“The Pilates Method of Body Conditioning is complete co-ordination of body, mind and spirit”. Joseph Pilates
What is Mindfulness?
Have you ever turned on the television to watch a program and then become distracted by thoughts about your day, problems, life, etc and realised you haven’t seen or heard anything of the program you sat down to watch?
Or had a conversation with a friend but halfway through realise that you haven’t been listening and can’t remember what they said?
Or driven somewhere on ‘autopilot’?
Or ‘switching-off’ to a person, noise, etc?
Most of us have done this at one time or another and they are great examples of being ‘mindless’. When we are mindless, we are not concentrating on the task in hand, our mind is elsewhere.
So what is mindfulness? Mindfulness can be described as being in the present, being in the moment or just ‘being’. It is focusing your mind on the here and now, not thinking about what to have for dinner later, or that piece of work you need to get finished.
Being mindful allows us to tune in to what it is we are doing. It allows us to experience every moment fully. It allows us to experience every moment using all of our senses; seeing, hearing and feeling every moment.
Pilates and Mindfulness
Pilates is a series of slow, defined exercises carried out on both the mat and resistance equipment. The exercises should be performed correctly, taking the time to establish the technique rather than rushing through them.
Everyone who participates in a Pilates class knows just how much there is to think about; breathing, alignment, using the right muscles and relaxing the others, listening to the instructor and so on. This can feel a little overwhelming at first but it is normal and will get easier as the body learns the new ways of doing things. When you are thinking of all those things, you are in the moment, living it and doing it – there is no time to think of anything else! However, by the end of your class, you will feel energised and calm.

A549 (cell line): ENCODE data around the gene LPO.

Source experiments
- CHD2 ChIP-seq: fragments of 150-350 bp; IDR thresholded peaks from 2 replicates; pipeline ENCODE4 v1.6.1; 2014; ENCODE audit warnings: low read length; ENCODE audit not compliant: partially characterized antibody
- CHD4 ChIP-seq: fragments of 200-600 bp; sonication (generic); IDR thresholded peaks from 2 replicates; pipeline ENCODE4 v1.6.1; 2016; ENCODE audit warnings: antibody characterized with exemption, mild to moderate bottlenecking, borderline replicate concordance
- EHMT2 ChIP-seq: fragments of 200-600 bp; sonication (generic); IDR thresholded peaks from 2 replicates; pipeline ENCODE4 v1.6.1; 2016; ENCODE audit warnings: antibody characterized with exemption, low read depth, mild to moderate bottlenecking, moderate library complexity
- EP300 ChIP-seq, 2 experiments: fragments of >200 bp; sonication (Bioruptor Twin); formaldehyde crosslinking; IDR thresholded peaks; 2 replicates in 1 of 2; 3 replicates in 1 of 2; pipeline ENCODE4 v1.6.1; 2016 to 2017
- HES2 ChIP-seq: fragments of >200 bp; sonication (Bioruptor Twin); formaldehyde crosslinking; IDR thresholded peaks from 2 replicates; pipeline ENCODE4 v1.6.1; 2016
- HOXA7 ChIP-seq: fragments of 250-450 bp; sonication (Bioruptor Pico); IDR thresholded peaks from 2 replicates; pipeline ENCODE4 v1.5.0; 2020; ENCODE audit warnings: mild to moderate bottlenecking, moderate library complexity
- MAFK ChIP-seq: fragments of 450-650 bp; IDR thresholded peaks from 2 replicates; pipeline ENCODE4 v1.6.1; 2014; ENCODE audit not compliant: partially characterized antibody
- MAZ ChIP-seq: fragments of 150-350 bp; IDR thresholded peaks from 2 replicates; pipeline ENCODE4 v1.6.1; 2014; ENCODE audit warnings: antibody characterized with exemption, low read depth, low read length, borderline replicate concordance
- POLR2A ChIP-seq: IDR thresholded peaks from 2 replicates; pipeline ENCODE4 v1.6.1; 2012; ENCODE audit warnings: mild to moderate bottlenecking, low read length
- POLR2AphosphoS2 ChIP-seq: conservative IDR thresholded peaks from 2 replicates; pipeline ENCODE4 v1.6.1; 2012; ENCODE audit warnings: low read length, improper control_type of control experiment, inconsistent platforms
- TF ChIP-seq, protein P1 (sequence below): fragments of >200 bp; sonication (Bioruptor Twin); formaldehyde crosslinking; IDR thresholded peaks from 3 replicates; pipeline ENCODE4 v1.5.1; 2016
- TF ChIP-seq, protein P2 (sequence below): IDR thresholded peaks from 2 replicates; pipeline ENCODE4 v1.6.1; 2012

The breathing method used in Pilates exercise encourages relaxation and has been shown to improve mood and decrease anxiety. Using the breath will activate and energise the muscles and as you bring your attention to your body, you will be able to execute the movements precisely, with control and mindfulness.
A Mindful Pilates Exercise
- Sit tall, lengthening the spine. Have the feeling of your weight dropping down your seat bones and the crown of your head lengthening upward. Place your hands around the lower part of your ribcage towards the back.
- Inhale through your nose, focusing your breath to your back and the sides of your ribcage. You will feel your hands being gently pushed out as the sides and back of your ribs expand.
- Exhale through your mouth ensuring there is no tightness through the jaw. As you exhale, you will feel your back retreat away from your hands as the ribs compress. When you exhale, ensure that you expel every drop of air from the lungs and try to keep the abdominal muscles contracted.
- This time, as you inhale imagine that you are taking the breath to the left side of your lower back and ribcage. What did you feel? You will find that the left side expands more as your focus and awareness has been taken to that area. Repeat this on your right side.
This simple exercise shows just how much control we have over our body when we are mindful. What else can we achieve by incorporating mindfulness into our daily lives?